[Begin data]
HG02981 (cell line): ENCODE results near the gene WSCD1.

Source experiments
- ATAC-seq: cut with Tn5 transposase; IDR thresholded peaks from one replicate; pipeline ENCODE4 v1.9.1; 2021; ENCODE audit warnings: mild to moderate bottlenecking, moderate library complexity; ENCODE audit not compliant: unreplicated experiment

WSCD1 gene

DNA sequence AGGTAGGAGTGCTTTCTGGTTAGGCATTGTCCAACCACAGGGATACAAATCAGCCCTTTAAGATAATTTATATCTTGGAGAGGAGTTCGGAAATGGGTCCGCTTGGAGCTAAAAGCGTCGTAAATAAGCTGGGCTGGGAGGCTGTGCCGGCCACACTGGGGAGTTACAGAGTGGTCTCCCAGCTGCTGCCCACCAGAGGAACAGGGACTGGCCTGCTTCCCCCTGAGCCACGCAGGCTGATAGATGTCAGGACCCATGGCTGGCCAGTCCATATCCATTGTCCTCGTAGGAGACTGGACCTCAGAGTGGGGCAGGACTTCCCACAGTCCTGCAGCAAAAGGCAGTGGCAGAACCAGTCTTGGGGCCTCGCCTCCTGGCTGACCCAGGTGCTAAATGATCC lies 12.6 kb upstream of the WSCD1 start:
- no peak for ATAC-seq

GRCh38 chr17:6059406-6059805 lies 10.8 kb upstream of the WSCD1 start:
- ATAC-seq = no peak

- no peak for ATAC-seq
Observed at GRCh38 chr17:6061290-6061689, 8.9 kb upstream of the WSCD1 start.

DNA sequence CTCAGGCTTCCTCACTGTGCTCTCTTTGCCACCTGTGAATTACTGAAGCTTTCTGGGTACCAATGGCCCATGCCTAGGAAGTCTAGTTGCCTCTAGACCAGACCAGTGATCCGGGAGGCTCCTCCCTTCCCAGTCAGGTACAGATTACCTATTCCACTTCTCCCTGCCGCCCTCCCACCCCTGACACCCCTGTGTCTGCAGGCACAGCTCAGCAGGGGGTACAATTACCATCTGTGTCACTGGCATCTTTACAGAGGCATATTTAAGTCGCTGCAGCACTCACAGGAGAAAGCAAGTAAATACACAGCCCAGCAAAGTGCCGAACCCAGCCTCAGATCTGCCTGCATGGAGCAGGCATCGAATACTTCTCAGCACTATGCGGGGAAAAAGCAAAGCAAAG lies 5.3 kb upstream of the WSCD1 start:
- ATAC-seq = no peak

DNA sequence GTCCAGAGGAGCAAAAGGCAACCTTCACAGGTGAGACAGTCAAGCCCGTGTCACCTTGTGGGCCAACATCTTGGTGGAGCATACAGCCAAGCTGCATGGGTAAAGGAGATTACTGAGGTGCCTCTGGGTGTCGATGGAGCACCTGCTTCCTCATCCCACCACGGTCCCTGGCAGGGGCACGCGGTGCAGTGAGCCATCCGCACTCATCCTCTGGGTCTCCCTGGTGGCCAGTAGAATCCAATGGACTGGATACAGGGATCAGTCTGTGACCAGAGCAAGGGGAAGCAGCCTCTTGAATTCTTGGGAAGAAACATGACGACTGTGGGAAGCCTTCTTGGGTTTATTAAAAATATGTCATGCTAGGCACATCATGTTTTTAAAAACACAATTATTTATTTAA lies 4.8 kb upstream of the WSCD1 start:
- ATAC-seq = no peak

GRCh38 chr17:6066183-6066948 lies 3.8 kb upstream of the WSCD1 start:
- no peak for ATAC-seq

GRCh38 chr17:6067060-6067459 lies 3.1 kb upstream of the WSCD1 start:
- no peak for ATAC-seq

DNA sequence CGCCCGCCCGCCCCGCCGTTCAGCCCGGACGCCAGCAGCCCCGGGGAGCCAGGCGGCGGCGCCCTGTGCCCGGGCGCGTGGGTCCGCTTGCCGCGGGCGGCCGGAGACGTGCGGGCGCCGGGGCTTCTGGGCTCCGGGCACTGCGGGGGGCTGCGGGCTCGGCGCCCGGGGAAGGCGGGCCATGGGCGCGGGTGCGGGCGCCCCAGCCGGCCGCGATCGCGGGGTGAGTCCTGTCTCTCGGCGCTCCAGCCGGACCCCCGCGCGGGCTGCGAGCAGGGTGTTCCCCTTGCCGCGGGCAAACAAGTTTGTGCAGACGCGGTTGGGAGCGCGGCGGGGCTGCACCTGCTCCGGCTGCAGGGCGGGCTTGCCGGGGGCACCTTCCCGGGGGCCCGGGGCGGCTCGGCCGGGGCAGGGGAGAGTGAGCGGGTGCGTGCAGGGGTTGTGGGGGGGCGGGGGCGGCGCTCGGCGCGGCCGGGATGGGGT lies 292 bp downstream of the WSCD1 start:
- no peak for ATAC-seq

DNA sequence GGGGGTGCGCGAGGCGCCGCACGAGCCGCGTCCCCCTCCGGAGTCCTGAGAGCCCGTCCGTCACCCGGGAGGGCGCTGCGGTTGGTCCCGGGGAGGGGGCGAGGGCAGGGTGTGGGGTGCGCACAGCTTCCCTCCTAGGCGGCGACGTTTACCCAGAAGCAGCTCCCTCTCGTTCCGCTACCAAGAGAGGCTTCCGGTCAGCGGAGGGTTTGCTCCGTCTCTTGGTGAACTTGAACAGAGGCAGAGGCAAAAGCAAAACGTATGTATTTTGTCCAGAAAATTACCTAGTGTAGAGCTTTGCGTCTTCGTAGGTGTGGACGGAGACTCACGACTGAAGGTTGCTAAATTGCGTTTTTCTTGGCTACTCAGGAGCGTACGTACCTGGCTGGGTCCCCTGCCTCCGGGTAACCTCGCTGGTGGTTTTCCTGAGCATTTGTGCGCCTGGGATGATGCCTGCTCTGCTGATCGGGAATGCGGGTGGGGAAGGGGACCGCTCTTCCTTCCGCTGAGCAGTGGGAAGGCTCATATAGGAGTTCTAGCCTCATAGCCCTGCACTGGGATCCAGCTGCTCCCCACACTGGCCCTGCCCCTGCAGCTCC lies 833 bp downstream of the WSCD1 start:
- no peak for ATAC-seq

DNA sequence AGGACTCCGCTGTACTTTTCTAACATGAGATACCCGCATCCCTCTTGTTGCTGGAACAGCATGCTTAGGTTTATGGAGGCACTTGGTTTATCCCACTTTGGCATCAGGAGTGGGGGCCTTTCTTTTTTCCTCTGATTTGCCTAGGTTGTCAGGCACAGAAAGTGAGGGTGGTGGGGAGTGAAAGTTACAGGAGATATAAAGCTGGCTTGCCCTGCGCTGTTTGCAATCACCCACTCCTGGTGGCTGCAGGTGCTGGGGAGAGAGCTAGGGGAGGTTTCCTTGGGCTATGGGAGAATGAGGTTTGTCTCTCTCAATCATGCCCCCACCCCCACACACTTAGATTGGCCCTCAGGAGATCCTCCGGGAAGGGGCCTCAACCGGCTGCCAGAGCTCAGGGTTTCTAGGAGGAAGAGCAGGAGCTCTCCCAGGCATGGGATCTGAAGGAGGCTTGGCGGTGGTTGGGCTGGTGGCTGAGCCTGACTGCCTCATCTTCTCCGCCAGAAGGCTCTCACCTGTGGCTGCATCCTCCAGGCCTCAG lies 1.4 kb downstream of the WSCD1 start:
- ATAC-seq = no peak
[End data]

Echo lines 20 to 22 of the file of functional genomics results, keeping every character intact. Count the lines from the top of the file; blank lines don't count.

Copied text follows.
- no peak for ATAC-seq

DNA sequence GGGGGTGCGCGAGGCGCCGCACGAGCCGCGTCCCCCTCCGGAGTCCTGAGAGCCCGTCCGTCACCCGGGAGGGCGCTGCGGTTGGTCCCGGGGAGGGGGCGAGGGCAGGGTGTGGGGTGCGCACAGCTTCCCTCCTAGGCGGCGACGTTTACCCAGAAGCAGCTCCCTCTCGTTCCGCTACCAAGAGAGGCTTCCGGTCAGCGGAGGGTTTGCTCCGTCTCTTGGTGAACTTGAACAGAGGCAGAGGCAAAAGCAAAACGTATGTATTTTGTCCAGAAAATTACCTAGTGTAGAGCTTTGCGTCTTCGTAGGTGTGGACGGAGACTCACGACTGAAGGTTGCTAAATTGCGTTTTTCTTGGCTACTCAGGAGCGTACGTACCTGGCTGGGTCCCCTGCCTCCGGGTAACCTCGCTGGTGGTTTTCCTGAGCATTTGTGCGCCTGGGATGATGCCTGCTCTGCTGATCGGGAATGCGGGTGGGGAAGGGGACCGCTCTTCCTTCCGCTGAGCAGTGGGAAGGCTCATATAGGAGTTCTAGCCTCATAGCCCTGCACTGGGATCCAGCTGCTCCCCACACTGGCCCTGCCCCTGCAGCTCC lies 833 bp downstream of the WSCD1 start:
- no peak for ATAC-seq